If you’re pregnant, you can increase your chance of having a healthy baby and a normal delivery by getting enough sleep, eating right and keeping fit. But sometimes, no matter how healthy your lifestyle, birth may not always go as planned.
Roughly one-third of babies born in the U.S. are delivered by cesarean section, or C-section. For mother and baby, a C-section can be a life-saving procedure, but it does pose higher health risks than a vaginal birth.
There’s no way to predict who will need a C-section. Prolonged labor, fetal distress or complications during pregnancy are just a few reasons you might need one. Some C-sections are planned, but more often it’s unexpected. There are, however, things you can do to reduce your odds.
Lisa DeLong, a perinatal educator at Sharp Grossmont Hospital, offers these six tips for reducing your risk of a cesarean delivery.
- Keep track of your pregnancy weight gain.
Women who gain too much weight have a heightened risk of a C-section. While weight gain may lead to a larger baby, studies show increased weight gain alone — even with a baby of average size — may increase the chance of having a C-section. Talk to your provider about recommendations for weight gain, a healthy diet and the amount of exercise you need throughout pregnancy to stay healthy.
- Stay active.
Women who exercise regularly throughout their pregnancy lower the chance of C-section by up to 10 percent. This is likely because exercise can help reduce the incidence of excessive weight gain and diabetes, both of which are risk factors. Check in with your practitioner about the right amount of activity you should be getting during your pregnancy.
- Consider working with a doula.
Doulas provide emotional and physical support during a woman’s pregnancy, but are not medical professionals. Nonetheless, evidence suggests that one of the most effective tools for improving birth outcomes is the continuous presence of support, which a doula can offer. Labor support leads to both improved satisfaction for the laboring mom and a decreased risk of C-section. In a review of 22 studies, women who had continuous support during labor were more likely to have a vaginal birth and less likely to need pain medication, and tended to have shorter labor overall.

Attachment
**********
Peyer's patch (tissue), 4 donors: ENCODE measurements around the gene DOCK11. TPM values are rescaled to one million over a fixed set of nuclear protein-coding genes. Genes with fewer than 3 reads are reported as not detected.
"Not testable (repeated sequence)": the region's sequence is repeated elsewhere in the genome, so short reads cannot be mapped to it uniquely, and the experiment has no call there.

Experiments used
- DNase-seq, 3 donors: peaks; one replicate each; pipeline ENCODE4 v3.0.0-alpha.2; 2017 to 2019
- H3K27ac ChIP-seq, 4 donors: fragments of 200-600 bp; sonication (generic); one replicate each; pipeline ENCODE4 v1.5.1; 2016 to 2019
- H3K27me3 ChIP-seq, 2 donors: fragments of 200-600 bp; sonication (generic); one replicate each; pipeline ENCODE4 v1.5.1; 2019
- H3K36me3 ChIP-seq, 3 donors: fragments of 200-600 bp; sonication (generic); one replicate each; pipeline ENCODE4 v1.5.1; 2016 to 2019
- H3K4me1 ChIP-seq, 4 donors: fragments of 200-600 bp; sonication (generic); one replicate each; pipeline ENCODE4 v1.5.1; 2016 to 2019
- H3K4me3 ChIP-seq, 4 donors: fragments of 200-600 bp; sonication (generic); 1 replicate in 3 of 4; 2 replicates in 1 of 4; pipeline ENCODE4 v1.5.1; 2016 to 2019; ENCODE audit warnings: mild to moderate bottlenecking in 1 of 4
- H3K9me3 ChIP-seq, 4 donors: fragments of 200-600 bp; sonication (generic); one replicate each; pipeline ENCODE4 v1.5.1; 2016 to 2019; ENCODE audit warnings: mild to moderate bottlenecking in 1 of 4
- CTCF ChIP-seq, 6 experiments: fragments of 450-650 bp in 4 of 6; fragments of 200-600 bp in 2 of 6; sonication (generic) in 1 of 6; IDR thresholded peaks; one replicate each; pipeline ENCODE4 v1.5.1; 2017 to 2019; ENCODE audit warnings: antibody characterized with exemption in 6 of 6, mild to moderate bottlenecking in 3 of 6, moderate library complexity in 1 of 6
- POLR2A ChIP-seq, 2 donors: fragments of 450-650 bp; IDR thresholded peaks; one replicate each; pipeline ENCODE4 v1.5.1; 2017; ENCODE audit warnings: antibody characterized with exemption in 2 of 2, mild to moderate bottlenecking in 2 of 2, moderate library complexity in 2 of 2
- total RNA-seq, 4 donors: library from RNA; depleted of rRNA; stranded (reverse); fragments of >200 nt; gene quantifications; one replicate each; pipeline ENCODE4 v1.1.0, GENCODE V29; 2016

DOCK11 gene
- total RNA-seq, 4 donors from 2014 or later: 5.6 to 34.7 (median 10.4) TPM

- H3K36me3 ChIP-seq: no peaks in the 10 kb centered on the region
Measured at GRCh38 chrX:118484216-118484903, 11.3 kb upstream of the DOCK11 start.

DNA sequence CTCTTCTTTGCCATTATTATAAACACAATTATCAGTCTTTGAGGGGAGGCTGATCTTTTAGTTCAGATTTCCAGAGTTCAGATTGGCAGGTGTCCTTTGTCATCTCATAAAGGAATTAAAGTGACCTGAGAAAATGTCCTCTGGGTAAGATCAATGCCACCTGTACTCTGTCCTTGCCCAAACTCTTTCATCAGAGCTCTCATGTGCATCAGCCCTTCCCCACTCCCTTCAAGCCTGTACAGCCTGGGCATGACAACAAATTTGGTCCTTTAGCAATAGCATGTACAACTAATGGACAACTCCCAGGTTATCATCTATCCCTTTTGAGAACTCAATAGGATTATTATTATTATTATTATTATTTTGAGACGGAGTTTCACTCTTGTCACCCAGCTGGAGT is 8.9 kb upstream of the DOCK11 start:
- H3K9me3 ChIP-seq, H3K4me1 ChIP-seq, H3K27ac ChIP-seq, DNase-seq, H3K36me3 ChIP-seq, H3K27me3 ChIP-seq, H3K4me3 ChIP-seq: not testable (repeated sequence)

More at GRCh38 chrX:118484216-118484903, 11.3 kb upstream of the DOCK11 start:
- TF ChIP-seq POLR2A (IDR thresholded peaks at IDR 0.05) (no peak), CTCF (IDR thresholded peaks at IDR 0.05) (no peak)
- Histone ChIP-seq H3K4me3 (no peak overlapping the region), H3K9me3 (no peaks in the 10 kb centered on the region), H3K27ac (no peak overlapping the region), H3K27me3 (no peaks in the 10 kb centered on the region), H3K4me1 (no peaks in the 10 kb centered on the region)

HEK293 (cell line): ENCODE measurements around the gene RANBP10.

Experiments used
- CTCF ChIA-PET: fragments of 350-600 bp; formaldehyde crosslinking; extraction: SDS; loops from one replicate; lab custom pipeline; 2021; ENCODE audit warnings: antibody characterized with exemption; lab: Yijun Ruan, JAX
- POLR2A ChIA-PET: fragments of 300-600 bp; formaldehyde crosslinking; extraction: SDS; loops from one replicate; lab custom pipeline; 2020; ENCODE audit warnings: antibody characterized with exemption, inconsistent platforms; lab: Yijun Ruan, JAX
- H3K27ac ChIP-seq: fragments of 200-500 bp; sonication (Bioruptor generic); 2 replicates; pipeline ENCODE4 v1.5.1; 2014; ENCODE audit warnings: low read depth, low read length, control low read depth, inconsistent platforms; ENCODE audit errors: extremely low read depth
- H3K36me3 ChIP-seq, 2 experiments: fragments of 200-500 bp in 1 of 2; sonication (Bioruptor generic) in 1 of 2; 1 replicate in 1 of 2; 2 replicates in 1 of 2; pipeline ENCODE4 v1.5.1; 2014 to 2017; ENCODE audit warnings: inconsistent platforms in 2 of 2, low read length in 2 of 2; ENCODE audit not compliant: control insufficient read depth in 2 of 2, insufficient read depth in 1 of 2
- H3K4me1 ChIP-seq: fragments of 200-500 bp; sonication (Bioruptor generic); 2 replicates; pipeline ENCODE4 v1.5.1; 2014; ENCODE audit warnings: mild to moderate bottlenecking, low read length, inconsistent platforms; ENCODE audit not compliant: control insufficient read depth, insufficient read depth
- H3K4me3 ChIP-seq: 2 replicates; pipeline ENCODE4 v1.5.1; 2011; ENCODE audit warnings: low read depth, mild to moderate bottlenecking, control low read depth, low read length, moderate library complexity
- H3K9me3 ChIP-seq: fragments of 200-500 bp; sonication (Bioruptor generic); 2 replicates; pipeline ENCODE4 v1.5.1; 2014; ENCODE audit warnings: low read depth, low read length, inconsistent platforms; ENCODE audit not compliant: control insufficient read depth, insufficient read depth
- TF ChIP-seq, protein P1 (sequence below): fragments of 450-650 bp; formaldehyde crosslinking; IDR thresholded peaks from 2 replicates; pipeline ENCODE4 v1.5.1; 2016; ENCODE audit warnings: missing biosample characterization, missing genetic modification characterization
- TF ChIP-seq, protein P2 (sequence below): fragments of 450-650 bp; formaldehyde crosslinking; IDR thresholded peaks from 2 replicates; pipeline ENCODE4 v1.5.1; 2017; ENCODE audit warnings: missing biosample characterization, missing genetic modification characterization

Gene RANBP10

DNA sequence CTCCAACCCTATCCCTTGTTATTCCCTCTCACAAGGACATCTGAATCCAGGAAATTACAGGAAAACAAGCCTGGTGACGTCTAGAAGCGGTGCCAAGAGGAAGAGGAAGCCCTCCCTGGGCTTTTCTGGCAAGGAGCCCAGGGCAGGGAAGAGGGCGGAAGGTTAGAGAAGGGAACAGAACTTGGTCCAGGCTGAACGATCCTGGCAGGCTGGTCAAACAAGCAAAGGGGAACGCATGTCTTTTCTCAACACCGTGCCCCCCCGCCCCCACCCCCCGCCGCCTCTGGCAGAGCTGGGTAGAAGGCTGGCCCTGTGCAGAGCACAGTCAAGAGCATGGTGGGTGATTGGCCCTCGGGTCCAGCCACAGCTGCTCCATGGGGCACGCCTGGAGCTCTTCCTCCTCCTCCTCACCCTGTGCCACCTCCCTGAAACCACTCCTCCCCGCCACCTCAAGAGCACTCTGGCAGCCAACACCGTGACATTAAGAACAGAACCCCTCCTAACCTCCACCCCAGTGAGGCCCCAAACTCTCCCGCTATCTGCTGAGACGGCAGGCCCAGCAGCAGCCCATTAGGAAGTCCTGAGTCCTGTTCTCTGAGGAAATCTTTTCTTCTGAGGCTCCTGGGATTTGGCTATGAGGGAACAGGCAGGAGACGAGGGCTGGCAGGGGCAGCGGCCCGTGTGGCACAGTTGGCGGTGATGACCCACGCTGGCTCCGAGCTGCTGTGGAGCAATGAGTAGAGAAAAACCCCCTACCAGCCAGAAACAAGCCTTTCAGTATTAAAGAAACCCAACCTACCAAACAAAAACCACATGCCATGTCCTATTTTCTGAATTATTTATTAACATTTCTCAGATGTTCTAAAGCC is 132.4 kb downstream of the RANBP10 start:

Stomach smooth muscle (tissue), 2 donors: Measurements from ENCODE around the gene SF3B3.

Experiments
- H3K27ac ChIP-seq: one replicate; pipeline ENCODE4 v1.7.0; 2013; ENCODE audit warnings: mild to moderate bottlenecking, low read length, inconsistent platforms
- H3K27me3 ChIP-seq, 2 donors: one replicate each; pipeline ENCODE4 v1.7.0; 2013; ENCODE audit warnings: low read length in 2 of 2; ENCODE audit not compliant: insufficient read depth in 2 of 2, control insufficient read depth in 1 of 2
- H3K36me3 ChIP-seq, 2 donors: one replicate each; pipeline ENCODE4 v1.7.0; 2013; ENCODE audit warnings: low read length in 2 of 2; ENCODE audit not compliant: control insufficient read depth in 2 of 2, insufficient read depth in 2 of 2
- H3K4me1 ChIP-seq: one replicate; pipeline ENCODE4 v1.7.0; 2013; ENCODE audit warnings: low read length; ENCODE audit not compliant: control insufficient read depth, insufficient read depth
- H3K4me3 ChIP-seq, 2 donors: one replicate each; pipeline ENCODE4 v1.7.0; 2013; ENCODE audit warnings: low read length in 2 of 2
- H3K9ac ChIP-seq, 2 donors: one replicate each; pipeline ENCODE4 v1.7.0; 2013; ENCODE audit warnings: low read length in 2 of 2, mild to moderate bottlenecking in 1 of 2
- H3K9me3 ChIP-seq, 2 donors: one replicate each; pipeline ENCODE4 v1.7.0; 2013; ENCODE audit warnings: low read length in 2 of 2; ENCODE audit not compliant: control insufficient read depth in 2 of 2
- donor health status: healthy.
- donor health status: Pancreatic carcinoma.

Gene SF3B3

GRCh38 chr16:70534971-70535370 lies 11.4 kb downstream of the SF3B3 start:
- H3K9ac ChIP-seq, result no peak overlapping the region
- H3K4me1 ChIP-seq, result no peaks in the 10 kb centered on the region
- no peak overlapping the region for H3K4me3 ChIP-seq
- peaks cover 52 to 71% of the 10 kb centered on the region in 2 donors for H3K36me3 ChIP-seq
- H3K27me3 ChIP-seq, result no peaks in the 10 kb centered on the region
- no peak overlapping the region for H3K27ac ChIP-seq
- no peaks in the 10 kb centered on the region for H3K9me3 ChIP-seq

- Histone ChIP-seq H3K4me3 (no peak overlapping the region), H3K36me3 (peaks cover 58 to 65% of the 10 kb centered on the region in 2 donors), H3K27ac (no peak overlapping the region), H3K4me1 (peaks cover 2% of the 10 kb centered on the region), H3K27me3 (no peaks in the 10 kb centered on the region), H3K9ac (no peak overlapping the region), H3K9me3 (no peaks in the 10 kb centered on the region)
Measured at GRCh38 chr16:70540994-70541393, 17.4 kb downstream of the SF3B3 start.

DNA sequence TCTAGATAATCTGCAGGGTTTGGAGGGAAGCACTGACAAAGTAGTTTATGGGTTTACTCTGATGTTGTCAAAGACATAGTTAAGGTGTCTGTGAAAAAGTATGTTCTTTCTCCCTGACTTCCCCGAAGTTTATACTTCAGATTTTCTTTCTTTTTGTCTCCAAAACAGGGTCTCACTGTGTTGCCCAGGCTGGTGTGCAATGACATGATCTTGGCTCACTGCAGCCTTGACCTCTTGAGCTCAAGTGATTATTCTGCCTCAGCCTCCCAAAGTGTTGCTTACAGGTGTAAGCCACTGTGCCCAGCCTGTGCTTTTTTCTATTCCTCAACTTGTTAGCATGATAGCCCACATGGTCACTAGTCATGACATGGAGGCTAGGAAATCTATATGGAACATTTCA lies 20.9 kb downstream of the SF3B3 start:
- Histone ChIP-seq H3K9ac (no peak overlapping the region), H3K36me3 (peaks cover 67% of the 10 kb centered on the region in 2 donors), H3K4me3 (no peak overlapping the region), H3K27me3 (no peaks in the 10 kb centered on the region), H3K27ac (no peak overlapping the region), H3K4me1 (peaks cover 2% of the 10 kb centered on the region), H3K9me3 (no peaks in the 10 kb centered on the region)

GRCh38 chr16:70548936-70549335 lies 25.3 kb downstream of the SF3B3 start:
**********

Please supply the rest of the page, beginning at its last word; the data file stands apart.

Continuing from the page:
- Choose your hospital and provider wisely.
Know your hospital’s C-section rate in advance. Although a C-section may be unavoidable, there’s great variation in rates between providers, suggesting differences in practice. Ideally, you want a hospital and provider with a low C-section rate. There are quality organizations that are committed to making this data available to consumers to assist them in making informed choices.
- Take a childbirth class.
One of the best things you can do is learn about the birthing process. For many women, the thought of childbirth can be daunting. Education prepares you, demystifies birth and leads to greater confidence. Evidence suggests that just by attending childbirth education classes you may actually increase the chance of a vaginal birth — one study showed a 20 percent reduction in C-section rates for first-time, low-risk moms. Additionally, classes may decrease the incidence of requested C-sections by reducing anxiety and providing important knowledge about the risks.
- Try relaxation techniques.
Relaxation plays a critical role in a woman’s ability to cope during labor. Childbirth education classes are beneficial to help prepare for the challenges of labor, as well as provide opportunity to practice relaxation techniques such as breathing exercises and guided imagery. Many women also find massage, playing music and aromatherapy to aid in relaxation.
If you have any fears or concerns about childbirth, be sure to discuss them with your health care provider.
Learn more about childbirth preparation at an upcoming class at Sharp Grossmont Hospital or Sharp Mary Birch Hospital for Women & Newborns.
For the news media: To talk with Lisa DeLong about C-section rates and reducing your risk for an upcoming story, contact Erica Carlson, senior public relations specialist, at firstname.lastname@example.org.